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    Connecting with Your Personal Story

    Connecting with Your Personal Story

    I’d like you to take the time to really think about, and evaluate, the significant relationships in your life.  These may be with parents, spouses, siblings, children, mentors, or extended family.  You don’t have to justify why a relationship is significant to you.  I’d like you to include your relationship to God, whether or not you feel you’re where you should be spiritually.  I recognize this could be a long list.  

    As you think about significant relationships, I’d like you to be aware of any strained or broken relationships you have.  Even if you have not spoken to that person in years, the fact your relationship is broken is significant.  Start with the relationship you have with yourself and end with the relationship you have with God.  Fill in the middle with your other self-identified significant relationships.  

    For those of you with isolated lives and small families, you may not come up with ten.  If not, just move up your relationship to God — but leave at least one spot open.  I think you’ll find that as you do this exercise, a hidden relationship will surface.  Perhaps one you haven’t thought of in years.  

    For those of you with large families, you’re going to need another piece of paper!  Don’t try to shorten this exercise just because you have many relationships to put down.  Your relationships are important, every one of them, and deserve periodic review.  Go ahead and write them down. 

    Because it’s important to start with yourself, I’d like you to take the time to write down your personal story.  This is the story of your heartache, your pain, your vulnerability.  It’s the story you normally try so hard to cover up and protect.  Whatever caused or causes you pain, I want you to write it down.  Start as far back as you can remember and move forward.  Think about your life growing up, the highlights, and the times of despair, humiliation, shame, or difficulty.  Take it all the way up to the present.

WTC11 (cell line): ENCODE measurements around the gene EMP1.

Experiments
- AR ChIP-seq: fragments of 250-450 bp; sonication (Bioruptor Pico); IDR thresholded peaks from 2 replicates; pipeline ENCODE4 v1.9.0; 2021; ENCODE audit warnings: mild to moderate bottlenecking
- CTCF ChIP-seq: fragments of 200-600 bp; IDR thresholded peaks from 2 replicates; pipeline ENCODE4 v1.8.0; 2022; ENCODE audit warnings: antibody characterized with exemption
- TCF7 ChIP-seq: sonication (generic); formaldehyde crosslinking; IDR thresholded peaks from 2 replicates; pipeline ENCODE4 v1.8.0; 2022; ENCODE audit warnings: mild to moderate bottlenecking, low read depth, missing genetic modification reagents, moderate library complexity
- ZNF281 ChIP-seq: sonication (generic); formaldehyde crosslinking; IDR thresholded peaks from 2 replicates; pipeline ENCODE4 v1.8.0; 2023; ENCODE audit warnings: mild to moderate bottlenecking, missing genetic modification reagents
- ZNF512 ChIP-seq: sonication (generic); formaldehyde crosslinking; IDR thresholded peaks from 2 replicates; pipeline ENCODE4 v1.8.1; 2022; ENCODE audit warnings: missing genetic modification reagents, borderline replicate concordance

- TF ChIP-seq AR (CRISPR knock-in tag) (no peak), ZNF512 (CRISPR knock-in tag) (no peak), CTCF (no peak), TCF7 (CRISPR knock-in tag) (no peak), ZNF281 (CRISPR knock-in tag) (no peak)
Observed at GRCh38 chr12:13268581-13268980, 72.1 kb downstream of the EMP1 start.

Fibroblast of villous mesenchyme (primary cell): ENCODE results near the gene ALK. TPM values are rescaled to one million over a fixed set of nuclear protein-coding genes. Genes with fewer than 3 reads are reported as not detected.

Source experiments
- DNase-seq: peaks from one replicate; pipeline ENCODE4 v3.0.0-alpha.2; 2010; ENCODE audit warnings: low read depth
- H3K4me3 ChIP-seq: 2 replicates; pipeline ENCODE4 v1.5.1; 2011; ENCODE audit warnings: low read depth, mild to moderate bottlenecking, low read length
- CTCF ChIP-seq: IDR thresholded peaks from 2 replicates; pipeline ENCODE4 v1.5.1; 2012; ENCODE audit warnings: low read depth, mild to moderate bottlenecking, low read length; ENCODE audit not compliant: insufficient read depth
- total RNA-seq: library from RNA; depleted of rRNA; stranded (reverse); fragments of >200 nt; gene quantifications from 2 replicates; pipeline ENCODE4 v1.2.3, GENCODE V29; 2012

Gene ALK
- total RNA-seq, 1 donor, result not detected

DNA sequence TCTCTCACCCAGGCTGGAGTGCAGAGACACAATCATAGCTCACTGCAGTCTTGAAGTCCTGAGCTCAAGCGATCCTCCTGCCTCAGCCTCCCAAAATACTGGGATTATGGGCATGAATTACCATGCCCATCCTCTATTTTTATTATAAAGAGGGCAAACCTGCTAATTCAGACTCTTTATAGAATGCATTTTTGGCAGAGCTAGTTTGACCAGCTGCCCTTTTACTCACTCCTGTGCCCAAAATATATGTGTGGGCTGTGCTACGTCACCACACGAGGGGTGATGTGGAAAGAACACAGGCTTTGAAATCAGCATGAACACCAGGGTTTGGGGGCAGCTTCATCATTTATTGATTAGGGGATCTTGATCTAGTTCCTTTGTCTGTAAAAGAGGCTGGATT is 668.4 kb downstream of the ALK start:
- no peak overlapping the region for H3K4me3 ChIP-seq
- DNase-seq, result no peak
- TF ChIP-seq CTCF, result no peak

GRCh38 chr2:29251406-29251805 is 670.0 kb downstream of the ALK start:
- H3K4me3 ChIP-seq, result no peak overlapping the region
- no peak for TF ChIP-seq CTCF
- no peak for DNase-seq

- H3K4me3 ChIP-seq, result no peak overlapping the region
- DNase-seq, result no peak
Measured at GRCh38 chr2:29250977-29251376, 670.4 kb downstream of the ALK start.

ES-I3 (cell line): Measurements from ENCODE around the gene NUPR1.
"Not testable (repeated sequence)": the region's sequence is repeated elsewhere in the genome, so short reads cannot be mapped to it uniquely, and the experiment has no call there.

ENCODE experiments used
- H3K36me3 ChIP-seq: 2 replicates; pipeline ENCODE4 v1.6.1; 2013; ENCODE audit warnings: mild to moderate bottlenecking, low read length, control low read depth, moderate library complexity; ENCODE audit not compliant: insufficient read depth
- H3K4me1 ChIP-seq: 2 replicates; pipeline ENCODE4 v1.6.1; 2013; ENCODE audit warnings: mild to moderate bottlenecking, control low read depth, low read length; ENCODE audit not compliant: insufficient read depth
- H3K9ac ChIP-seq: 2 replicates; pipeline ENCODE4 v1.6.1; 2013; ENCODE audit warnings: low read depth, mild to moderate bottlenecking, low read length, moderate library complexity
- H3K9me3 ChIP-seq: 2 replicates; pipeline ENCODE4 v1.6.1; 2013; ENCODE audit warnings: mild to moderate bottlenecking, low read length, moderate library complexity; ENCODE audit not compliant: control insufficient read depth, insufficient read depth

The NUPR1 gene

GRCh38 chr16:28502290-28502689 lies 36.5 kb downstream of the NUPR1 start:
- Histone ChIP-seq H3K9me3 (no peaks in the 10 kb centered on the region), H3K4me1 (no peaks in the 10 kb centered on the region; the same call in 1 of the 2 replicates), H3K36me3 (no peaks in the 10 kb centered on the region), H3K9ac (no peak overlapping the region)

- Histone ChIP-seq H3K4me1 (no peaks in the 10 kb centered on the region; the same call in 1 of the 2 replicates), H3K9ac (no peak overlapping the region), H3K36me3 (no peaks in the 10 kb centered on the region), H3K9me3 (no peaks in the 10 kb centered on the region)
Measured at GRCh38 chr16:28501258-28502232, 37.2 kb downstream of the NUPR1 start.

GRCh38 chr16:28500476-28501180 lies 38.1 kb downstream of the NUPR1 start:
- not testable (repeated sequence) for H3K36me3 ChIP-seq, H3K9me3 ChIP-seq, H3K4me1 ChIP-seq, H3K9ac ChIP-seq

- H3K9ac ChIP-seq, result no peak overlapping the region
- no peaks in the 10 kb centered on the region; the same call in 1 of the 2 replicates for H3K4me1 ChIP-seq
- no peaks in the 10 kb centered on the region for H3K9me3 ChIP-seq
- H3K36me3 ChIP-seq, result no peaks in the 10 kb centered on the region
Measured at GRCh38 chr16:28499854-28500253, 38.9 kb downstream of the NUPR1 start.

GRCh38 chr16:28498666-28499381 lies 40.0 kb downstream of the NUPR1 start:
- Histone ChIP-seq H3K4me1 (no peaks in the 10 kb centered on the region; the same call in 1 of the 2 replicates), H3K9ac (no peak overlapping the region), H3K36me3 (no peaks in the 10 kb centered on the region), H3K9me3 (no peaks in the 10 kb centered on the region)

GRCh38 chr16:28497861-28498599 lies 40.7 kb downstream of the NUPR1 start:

For some of you, this will be difficult to do.  You’ve spent a great deal of energy trying to forget this story.  You’ve gotten so good at suppressing it, you may find you have trouble drawing it out now.  In order to help draw it out, I’d like you to utilize pictures.  

    The first thing I’d like you to do is go to whatever box or collection you may have of any family picture or pictures from your life and go through them.  Often, memories are awakened by looking at pictures.  You remember a person, a house, a toy, a car, a childhood friend, a relative.  All of these things can bring other memories to the surface.  

    The other way you can use pictures is to draw one.  Initially, it may be difficult — even frightening — for you to think about putting your pain down in words.  If this is a barrier for you, start first by interpreting your pain visually.  Use crayons, colored pencils, markers, watercolor or even oil-based paint.  If you have a preferred medium, go ahead and use it.  You are seeking to connect with the source of your pain through a different avenue than the written word.  Once you’ve identified the feelings, you can begin to articulate the source.  

    If you are a musician or relate to feelings through music, you may find you have success in composing a song or using parts of songs you’ve heard to express yourself.  Others of you will need to express your story in an allegory or a poem.  Instead of using colors to evoke feelings, you will use poetic or allegorical imagery. 

    Often, writing things down is difficult at first, so it is necessary to prime the pump, so to speak.  So if no words come initially, don’t give up.  Be creative about ways to connect to your pain and your story.  Once you’ve made connection, I am hopeful you will find that words flow more easily.  And don’t worry about spell-check or grammar, punctation, or capital letters.  This isn’t an English assignment.  Reject any barriers to connecting to your story.  Don’t be diverted by this sort of chaff; hone in on your target. 

    Authored by Dr. Gregory Jantz, founder of The Center • A Place of HOPE and author of 36 books. Pioneering whole-person care nearly 30 years ago, Dr. Jantz has dedicated his life’s work to creating possibilities for others, and helping people change their lives for good. The Center • A Place of HOPE, located on the Puget Sound in Edmonds, Washington, creates individualized programs to treat behavioral and mental health issues, including eating disorders, addiction, depression, anxiety and others.

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